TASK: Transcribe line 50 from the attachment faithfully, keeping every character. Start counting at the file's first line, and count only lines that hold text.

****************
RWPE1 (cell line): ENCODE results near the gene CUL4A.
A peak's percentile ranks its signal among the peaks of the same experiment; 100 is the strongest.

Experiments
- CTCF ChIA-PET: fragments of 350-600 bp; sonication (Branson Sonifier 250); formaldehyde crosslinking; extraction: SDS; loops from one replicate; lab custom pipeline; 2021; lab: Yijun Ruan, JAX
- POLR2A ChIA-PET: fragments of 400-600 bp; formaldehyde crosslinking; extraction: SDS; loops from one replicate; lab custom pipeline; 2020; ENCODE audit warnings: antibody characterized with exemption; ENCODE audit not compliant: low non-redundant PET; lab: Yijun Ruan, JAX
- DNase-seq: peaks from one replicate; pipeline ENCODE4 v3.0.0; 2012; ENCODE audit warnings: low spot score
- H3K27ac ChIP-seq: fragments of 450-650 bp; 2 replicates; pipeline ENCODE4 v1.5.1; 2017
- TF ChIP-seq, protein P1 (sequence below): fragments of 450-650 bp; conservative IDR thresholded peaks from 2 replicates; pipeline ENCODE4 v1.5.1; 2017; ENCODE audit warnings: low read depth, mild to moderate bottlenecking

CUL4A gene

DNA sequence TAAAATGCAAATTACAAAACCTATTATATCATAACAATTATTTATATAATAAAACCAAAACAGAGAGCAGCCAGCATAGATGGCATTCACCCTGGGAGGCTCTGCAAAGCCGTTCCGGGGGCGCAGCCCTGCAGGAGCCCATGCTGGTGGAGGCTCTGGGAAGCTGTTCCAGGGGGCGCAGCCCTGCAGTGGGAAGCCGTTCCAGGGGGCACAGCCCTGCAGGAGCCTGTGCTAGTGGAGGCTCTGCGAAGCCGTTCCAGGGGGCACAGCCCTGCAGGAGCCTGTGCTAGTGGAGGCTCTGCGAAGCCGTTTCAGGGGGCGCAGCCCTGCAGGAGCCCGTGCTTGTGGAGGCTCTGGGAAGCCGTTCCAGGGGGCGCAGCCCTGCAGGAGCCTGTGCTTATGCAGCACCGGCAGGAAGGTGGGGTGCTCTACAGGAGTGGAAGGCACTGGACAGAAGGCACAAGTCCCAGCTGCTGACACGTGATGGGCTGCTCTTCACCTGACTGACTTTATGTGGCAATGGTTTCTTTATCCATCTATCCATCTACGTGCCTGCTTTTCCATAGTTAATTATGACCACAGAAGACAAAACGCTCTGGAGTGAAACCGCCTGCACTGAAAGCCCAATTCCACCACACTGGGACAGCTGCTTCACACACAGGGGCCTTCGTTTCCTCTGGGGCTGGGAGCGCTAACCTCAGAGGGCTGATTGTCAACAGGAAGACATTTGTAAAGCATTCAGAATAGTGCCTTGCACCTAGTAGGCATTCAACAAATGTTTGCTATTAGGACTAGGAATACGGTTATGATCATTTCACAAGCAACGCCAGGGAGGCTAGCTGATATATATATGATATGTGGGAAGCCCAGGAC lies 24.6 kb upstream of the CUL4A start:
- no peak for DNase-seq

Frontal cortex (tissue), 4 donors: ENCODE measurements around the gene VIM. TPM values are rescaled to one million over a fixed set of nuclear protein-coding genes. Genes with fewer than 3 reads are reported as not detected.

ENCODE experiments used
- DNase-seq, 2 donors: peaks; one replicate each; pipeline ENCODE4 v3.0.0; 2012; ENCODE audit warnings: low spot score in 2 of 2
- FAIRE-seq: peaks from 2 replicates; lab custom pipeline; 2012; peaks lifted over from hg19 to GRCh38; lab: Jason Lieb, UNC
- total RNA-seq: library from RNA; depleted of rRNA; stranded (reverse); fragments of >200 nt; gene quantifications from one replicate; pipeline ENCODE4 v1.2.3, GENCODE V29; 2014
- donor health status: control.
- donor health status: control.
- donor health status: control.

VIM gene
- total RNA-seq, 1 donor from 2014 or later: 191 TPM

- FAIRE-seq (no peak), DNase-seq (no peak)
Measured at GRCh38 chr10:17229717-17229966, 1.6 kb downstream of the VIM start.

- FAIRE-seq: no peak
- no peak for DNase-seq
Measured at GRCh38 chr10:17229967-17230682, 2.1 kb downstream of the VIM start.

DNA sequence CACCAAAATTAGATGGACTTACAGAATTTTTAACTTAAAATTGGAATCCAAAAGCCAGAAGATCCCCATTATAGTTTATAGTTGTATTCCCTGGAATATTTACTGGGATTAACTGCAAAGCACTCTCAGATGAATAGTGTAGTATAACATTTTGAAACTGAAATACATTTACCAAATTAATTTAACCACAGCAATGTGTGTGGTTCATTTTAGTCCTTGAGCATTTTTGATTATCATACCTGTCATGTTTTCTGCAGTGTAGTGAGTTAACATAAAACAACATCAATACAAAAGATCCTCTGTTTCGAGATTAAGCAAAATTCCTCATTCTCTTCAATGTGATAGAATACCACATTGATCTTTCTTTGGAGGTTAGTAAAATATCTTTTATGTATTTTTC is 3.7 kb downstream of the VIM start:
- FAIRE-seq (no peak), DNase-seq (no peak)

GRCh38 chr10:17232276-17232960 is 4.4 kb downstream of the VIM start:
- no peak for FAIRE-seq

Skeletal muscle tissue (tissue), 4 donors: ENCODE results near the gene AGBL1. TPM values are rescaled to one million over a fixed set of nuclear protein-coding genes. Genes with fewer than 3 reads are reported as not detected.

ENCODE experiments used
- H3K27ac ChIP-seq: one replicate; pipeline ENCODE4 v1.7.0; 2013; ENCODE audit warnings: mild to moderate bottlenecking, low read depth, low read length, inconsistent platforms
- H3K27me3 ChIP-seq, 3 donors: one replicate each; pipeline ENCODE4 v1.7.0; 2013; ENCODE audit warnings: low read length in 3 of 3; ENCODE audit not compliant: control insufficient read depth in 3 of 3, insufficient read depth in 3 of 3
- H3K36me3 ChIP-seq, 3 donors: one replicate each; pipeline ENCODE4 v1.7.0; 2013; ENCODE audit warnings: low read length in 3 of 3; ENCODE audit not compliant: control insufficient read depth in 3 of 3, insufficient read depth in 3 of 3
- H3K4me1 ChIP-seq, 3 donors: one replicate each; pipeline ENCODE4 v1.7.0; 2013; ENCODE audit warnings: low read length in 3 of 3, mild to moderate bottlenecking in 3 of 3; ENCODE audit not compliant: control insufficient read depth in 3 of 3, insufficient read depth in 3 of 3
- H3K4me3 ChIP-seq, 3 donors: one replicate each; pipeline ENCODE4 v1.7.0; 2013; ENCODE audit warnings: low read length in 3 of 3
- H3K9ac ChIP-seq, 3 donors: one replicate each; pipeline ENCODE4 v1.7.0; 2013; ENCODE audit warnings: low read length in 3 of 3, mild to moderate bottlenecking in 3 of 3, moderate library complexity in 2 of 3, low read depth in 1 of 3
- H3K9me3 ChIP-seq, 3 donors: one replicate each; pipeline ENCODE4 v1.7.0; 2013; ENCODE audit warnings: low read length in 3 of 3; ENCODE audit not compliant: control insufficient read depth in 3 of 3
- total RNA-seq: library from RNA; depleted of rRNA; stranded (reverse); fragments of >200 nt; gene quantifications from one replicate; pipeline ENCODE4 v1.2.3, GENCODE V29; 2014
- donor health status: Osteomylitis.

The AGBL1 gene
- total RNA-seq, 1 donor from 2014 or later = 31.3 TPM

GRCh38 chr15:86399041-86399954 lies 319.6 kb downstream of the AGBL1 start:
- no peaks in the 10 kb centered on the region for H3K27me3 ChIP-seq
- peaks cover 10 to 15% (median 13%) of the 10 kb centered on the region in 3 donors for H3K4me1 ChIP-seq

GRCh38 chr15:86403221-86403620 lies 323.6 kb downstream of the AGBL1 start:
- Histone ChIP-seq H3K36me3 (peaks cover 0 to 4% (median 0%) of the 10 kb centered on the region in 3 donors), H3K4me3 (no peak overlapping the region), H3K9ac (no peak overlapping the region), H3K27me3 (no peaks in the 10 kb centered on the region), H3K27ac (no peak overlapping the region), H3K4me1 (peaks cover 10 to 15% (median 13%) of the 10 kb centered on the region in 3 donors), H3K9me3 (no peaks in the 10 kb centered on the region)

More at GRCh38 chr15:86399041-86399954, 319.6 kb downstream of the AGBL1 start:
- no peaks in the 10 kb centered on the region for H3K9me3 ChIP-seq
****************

- no peaks in the 10 kb centered on the region for H3K9me3 ChIP-seq